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What Camera to Buy? Annie Leibovitz Recommends the iPhone

When friends ask famed photographer Annie Leibovitz what camera they should buy, she suggests the iPhone. Appearing on NBC's new Rock Center news program, Leibovitz suggested the iPhone because it is "the snapshot camera of today", saying it is "accessible and easy".


It appears Leibovitz is a firm believer in the theory that the best camera in the world is the one you have with you.

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Posted: 37 months ago

What a joke, I couldn't disagree more.

For practicality sake ...sure.

But come on folks, it's a phone.

If you're serious about photography use a proper camera.
(Annie Leibovitz does....really)


Maybe you've had your head in the sand lately and didn't realize how much iPhoneography has taken off, but in my own case, I've had more of my photos published in magazines and exhibited in galleries this year that were taken with my iPhone than with any of my "professional" cameras. And since I do get paid for my photography work, that makes me a professional. I'm also a musician and this same old argument applies; it doesn't matter what tools you use, it's the end results that matter!
Rating: 12 Votes
Posted: 37 months ago

Yes, the iPhone 4S has a good camera and yes, it's easy to use.

But: The 4S is $599 off contract and $199 on contract. While a also very good camera from say Canon or Nikon is $150-200. Which in return will give you more settings to play with and it's cheaper.

If you're in for a new phone and also want to take loads of pictures: Get a 4S or iPhone 4.

Edit: And if you're proffesional you shoulden't buy a point and shoot camera anyways :P


Right, but the point behind her suggestion is that you probably already are going to have your phone with you. You may as well get a phone that can double as a decent point and shoot (with crazy editing features available as apps, to boot).

Also, entirely not true about professional photographers not buying a point and shoot. Photography for professionals is often a job and they don't necessarily want to lug around the DSLR for family vacation photos or out to lunch when you might see something interesting or just while you're out wandering around, but you still might want to capture a moment or an image that you see. For those times, professionals may still rely upon a good camera phone like the iPhone's or a point and shoot. But why carry both if your phone's camera is pretty good?
Rating: 12 Votes
Posted: 37 months ago

What a joke, I couldn't disagree more.

For practicality sake ...sure.

But come on folks, it's a phone.

If you're serious about photography use a proper camera.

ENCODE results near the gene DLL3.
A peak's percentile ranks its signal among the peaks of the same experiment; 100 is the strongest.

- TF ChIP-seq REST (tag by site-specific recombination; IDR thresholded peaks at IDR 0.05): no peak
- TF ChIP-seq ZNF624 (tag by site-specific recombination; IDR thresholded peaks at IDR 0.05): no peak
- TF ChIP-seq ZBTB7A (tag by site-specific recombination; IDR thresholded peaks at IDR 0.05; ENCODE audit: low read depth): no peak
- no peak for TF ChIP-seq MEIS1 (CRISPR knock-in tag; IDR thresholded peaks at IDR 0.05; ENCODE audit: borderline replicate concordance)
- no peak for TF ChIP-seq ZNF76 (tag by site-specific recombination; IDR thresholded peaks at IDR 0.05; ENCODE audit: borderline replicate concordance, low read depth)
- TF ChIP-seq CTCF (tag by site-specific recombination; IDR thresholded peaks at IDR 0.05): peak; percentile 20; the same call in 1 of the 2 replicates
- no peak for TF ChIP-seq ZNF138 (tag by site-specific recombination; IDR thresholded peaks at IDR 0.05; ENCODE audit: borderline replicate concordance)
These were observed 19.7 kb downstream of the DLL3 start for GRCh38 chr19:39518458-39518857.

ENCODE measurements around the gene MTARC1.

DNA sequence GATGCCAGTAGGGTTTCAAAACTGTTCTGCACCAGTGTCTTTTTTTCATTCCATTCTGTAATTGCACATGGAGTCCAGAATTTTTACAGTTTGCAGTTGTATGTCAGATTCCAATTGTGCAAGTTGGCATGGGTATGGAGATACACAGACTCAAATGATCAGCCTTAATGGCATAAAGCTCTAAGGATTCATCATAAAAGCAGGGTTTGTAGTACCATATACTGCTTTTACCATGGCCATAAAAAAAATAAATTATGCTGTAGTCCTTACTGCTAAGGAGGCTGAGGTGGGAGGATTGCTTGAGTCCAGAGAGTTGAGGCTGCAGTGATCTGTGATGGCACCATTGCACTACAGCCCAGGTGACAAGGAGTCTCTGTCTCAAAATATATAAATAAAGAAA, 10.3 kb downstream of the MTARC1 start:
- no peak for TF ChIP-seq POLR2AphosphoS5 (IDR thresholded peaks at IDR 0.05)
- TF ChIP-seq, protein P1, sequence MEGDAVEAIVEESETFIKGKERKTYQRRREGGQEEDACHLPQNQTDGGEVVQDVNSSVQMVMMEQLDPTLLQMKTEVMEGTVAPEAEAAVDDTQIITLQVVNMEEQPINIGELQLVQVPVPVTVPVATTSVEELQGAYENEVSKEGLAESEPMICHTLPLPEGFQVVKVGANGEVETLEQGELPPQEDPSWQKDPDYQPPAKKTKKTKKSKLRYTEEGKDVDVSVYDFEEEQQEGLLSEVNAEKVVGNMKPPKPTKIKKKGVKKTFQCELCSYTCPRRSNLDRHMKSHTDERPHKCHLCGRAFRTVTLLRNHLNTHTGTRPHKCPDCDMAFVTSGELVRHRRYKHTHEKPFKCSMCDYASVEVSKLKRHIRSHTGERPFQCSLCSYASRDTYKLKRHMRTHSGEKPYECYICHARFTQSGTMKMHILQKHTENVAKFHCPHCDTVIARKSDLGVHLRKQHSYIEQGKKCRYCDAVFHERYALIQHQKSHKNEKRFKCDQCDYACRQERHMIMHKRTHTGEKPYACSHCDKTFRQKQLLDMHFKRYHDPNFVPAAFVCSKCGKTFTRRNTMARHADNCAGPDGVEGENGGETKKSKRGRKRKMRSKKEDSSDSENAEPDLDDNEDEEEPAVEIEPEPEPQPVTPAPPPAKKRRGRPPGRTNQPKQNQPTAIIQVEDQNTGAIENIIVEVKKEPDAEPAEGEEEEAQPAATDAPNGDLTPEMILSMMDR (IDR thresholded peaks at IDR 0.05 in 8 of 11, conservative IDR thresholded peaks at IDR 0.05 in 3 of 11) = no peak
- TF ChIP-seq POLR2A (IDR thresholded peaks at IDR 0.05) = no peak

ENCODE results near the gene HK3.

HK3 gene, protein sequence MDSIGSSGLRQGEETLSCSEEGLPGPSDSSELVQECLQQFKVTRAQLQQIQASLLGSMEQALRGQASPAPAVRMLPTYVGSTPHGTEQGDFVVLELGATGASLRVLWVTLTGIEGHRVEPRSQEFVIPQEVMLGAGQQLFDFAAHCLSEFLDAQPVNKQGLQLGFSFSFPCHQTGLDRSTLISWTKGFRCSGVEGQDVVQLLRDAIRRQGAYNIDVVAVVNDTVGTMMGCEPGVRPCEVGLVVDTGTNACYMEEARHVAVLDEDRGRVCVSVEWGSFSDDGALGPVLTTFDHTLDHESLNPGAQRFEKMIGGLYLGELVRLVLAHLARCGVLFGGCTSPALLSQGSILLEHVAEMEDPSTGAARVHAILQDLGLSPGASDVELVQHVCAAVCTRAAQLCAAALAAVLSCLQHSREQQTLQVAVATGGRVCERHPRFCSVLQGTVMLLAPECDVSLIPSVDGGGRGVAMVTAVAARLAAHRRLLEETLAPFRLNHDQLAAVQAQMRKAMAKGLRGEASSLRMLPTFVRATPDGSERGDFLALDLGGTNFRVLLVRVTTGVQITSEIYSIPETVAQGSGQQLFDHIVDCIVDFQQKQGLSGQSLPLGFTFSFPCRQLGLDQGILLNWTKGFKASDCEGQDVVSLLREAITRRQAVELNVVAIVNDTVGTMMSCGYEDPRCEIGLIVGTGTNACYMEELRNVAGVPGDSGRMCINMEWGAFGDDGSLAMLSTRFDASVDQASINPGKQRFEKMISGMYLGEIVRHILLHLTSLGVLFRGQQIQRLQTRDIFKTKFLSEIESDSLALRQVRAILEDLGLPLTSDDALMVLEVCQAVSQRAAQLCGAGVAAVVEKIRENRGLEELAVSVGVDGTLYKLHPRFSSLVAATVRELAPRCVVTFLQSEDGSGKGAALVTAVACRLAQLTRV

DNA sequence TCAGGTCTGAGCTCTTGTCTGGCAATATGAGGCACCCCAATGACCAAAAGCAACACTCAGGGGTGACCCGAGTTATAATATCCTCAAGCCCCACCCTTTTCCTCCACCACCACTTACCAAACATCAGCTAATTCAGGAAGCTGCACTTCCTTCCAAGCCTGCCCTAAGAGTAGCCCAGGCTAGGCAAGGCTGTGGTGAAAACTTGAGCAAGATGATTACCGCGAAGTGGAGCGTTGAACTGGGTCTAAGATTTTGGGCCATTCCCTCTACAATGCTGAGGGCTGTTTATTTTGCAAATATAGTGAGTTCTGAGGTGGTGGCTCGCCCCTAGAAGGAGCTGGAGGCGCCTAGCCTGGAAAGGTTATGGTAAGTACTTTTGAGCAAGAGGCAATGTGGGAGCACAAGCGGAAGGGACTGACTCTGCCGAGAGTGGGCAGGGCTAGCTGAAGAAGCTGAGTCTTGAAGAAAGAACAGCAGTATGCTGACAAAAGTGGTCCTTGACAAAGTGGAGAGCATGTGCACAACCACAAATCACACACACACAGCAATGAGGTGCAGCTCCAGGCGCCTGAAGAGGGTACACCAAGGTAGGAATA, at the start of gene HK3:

(Annie Leibovitz does....really)


If your SERIOUS about Photography, why are you asking which camera you should get?

I think the point is that the iPhone 4S camera is a good replacement for a point a shoot for most people...
Rating: 10 Votes
Posted: 37 months ago
A lot of what’s frightening/uncomfortable to people about the iPhone 4S camera being SO good—and in significant ways much better* than an SLR—is an ego/identity thing, I think.

Being a “pro” and using tools/methods other people don’t feels good. I feel good that I hand-code web sites, while someone else uses a template! So I can understand this emotion. Same if you’re not a paid pro, but like the sense of owning “stuff” that sets you above/apart from other people.

And then there’s the simple fact that change is always difficult for people, and passionate, creative people are bound to resist shifts in the landscape in a realm they have so much time and energy invested in.

We’re only human!

Fear not, SLRs still have their place (telephoto, in my case), it’s simply shrinking greatly.

If you're serious about photography use a proper camera.
(Annie Leibovitz does....really)


And she uses an iPhone as well.

If you’re serious about photography, use what Annie uses... an iPhone :p

* Not just because it’s "with you” at times when that big SLR is stuck at home and useless. But because the iPhone can add all kinds of functionality by downloading photography apps. I have a number of simply awesome apps for taking panoramas, for making time-lapse and long-exposures much more practical, for different ways of triggering the shot, etc.—all with no accessories to lug. I’d have to give those features up if I were to “settle” for an SLR. To say nothing of the value of editing and sharing directly from the camera! And even the built-in camera app has VERY important abilities that normal SLRs lack: being able to touch the scene itself to choose focus/exposure! And HDR: that has let me get shots I just couldn’t get with a conventional dynamic range, and it gives you the non-HDR version too, like a kind of instant bracketing.

And all I have is a lowly iPhone 4 :) Which was already an excellent camera for most uses.
Rating: 8 Votes
Posted: 37 months ago